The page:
Green and Rainbow? A classic combo

The season is under way and it’s the time of year when riders start revealing their goals for the season. Contador, Schleck and Armstrong will all want to take the yellow jersey at the Tour de France, Cancellara will want to finally win the Tour of Flanders, sprinters such as Greipel, Petacchi and Farrar will want to rack up as many stage wins as possible, while some riders will simply be hoping to make it to their first Grand Tour. One of the most interesting battles throughout last season was the one which took place between Hushovd and Cavendish for the Green Jersey at the Tour de France. Sure enough, both riders have announced that the Green jersey will be top priority again for 2010. But will Cavendish be up to the task of doing what he couldn’t do last year?

Cavendish lost out on the Green jersey last year due to a disqualification on Stage 14 in an incident with Thor Hushovd himself (video: about 5 minutes in). This time, the Manxman will be out to set the record straight. They seemed to put their differences behind them when they were seen playfully sprinting to the top of Mont Ventoux towards the end of the Tour. But recently, Hushovd has teased Cavendish by saying that “he was the fastest but the jersey is not for the fastest sprinter, it’s for the best sprinter, that’s why I won it”. Hushovd is certainly not wrong, as over the years winning stages hasn’t proved to be a prerequisite for ending the Tour in Green. Indeed, in ’98, ’99 and ’05 the winner didn’t win a single stage. The following is a table of the Green jersey winners over the last 20 years and the amount of Tour stages they won when they took the jersey:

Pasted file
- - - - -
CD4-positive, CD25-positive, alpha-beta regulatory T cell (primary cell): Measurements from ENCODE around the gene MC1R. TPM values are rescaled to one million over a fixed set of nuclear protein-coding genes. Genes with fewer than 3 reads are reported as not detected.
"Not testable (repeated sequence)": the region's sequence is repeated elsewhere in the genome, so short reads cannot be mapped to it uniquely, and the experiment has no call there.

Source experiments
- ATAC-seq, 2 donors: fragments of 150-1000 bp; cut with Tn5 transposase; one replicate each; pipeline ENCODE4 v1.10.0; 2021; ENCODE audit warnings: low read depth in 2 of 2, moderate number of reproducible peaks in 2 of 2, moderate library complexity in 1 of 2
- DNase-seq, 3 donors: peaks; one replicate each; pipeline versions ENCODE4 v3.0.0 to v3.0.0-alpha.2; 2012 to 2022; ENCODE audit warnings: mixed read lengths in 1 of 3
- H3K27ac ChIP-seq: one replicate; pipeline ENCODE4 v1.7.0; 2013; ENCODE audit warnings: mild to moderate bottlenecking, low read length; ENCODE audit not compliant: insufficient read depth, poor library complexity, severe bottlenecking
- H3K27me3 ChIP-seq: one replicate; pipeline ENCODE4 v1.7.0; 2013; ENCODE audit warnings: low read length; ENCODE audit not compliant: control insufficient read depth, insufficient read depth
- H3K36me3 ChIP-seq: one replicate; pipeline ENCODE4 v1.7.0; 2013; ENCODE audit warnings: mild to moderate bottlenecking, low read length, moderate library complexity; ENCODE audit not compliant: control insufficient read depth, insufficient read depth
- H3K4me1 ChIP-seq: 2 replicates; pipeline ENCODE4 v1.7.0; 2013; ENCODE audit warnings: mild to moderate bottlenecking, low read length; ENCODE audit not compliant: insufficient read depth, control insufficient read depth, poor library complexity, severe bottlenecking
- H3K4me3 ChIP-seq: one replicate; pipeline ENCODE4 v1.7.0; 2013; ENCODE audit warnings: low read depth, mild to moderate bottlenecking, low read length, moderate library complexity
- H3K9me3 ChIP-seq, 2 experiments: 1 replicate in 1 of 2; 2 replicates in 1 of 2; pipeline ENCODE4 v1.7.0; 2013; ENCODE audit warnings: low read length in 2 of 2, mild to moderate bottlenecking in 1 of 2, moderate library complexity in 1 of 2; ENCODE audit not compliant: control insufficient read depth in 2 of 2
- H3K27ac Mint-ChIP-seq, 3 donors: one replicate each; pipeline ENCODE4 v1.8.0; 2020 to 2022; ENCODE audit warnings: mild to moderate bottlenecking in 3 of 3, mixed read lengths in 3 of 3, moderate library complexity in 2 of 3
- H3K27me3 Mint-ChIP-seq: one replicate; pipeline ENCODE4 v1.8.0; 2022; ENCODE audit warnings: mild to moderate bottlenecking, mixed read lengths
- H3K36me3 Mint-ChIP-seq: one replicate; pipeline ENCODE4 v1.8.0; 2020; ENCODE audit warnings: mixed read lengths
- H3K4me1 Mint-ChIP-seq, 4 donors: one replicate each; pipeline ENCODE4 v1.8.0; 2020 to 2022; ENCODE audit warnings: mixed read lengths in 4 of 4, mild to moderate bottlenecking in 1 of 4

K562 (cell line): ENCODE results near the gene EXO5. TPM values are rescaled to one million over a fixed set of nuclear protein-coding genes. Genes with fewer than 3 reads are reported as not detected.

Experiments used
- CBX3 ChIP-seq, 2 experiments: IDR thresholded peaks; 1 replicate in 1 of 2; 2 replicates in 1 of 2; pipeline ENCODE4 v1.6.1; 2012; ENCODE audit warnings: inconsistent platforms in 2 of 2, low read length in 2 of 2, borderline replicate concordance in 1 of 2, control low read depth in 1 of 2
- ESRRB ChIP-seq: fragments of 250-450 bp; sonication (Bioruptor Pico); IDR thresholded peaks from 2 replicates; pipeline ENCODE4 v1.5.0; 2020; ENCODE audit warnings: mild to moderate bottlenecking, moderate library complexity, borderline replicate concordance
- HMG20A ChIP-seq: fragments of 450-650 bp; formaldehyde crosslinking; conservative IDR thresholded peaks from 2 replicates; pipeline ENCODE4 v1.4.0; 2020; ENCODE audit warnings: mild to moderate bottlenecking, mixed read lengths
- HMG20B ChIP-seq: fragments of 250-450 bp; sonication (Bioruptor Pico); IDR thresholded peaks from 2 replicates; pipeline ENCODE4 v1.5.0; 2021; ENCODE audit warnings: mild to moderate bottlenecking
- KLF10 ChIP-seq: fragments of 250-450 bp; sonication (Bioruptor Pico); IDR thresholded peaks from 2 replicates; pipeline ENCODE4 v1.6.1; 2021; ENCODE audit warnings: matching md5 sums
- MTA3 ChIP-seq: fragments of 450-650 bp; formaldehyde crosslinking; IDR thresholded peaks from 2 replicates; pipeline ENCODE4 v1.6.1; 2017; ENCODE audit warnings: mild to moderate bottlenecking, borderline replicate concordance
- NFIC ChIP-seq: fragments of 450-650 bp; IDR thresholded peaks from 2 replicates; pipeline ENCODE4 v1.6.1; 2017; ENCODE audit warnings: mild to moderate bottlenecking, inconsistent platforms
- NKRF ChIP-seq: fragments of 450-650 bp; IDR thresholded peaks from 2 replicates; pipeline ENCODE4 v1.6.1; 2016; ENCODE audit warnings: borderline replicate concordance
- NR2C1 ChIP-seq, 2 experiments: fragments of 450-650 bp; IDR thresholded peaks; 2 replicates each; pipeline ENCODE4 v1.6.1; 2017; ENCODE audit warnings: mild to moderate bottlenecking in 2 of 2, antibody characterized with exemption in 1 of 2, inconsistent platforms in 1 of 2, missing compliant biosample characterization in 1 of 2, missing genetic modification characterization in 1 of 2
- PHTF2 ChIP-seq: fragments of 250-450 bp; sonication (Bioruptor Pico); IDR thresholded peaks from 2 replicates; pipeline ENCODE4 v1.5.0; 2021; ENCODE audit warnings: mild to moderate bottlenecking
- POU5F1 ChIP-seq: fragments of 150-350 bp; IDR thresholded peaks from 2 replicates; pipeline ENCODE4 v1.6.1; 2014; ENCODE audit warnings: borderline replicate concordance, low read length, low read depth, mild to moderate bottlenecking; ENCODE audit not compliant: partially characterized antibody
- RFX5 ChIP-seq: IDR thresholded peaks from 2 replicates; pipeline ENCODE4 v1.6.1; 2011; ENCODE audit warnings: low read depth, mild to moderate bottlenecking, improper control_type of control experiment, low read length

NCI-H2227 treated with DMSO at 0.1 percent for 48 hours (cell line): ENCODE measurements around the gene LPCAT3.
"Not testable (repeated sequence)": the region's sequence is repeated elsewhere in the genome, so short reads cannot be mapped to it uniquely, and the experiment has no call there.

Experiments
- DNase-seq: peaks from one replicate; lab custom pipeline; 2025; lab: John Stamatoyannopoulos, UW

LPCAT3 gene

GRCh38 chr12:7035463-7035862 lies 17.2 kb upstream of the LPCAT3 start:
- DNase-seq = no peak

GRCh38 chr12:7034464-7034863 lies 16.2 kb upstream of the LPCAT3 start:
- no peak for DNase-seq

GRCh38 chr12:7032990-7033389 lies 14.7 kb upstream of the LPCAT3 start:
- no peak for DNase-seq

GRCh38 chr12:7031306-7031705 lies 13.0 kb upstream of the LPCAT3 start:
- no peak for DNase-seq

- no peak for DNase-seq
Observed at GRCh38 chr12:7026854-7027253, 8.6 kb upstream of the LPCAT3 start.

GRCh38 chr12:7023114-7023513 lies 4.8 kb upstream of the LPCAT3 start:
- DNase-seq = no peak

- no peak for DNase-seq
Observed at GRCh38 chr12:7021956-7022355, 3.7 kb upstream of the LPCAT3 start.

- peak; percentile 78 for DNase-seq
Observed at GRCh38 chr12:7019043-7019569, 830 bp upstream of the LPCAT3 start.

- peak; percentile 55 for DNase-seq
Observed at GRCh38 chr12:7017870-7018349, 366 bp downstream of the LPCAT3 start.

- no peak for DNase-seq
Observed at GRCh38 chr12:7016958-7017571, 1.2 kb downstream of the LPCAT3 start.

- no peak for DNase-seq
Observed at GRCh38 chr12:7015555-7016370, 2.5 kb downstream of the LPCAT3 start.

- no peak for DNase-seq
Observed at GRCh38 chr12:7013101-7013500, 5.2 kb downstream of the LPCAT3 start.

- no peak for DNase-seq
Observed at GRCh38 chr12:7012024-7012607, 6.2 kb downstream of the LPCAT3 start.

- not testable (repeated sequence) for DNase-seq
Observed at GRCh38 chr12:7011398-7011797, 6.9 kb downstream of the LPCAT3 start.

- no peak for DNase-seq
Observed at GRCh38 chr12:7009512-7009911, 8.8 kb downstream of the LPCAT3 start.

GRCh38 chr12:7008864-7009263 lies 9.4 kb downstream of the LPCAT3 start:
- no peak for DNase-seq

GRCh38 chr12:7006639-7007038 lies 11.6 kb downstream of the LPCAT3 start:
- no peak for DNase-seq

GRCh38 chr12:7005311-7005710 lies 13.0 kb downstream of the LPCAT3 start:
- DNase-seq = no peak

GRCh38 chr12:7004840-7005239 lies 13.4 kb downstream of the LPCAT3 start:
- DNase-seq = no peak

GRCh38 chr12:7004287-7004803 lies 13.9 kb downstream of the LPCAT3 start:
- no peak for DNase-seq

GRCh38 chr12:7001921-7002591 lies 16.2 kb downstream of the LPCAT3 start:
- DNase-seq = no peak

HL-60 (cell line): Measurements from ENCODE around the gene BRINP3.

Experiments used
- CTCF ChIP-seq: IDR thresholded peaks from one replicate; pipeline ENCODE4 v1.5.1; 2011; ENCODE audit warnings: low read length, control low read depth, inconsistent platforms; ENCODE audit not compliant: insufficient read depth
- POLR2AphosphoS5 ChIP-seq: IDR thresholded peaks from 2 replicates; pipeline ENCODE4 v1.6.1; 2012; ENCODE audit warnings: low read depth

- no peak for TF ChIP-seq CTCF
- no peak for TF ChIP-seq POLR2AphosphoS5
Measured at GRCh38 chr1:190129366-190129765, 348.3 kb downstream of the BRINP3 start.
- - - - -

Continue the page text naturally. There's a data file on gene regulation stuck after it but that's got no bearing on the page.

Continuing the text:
List of points classification winners at the Tour de France for the last 20 years and the number of stage wins earned by the winning rider each year.

No points classification winner in the past 20 years has come close to Cavendish’s six stage wins last year. Hushovd, who’s won the Green jersey twice, in 2005 and 2009, only won one stage altogether in those two years. Erik Zabel, winner of a record six Green jerseys managed nine stage wins during those six years, one less than Cavendish has managed over the last two Tours. Going back even further, the great Sean Kelly only managed a measly one stage throughout the four years when he took Green. It clearly isn’t about stage wins but about dogged consistency, although stage wins certainly help.

Cavendish has won a classic and not the Green jersey, Hushovd vice versa. They have both stated a desire to win both this coming year. Cavendish will be aiming to win Milan San Remo for the second year running, while Hushovd has said he’ll also target La Primavera along with the Tour of Flanders and Paris-Roubaix. The Green jersey and a classic? Lofty goals. Throughout history ten cyclists have managed this feat: Stan Ockers, Jan Janssen (twice), Eddy Merckx (three times), Freddy Maertens (twice), Bernard Hinault, Sean Kelly (three times), Eddy Planckaert, Laurent Jalabert, Erik Zabel and Oscar Freire. Should either of the two sprinters achieve this feat they will be joining quite the elite group.

As if this wasn’t enough, the pair have also said that they’d be targetting the World Championships Road Race in Australia this September. The parcours is much flatter than last year but it’s not without its difficulties. To achieve all three of their goals the riders will have to first peak in the Spring, then again in July and finally in September. Getting to peak fitness three times in one season is a huge task, especially amongst the current peloton where there will be plenty of riders who have only one goal in the season and will be basing their entire year around the same races that Cavendish and Hushovd will be targetting. Winning a classic, the Green jersey and the Rainbow jersey is something that has only been achieved by three men. In 1955, Green jersey winner Stan Ockers also won Fléche Wallone and Liége-Bastogne-Liége along with the World Championships. In 1971, Eddy Merckx completed his hat-trick in emphatic fashion by winning three of the five monument classics along with Green and Rainbow jerseys. Finally, the last man to complete this amazing feat was Freddy Maertens, who in 1976 won both jerseys along with the Amstel Gold and Gent-Wevelgem.

It’s been 32 years since a cyclist did what Cavendish and Hushovd are attempting to do this coming season. It will be a fascinating battle between them and it begins on March 20th at the Milan San Remo.

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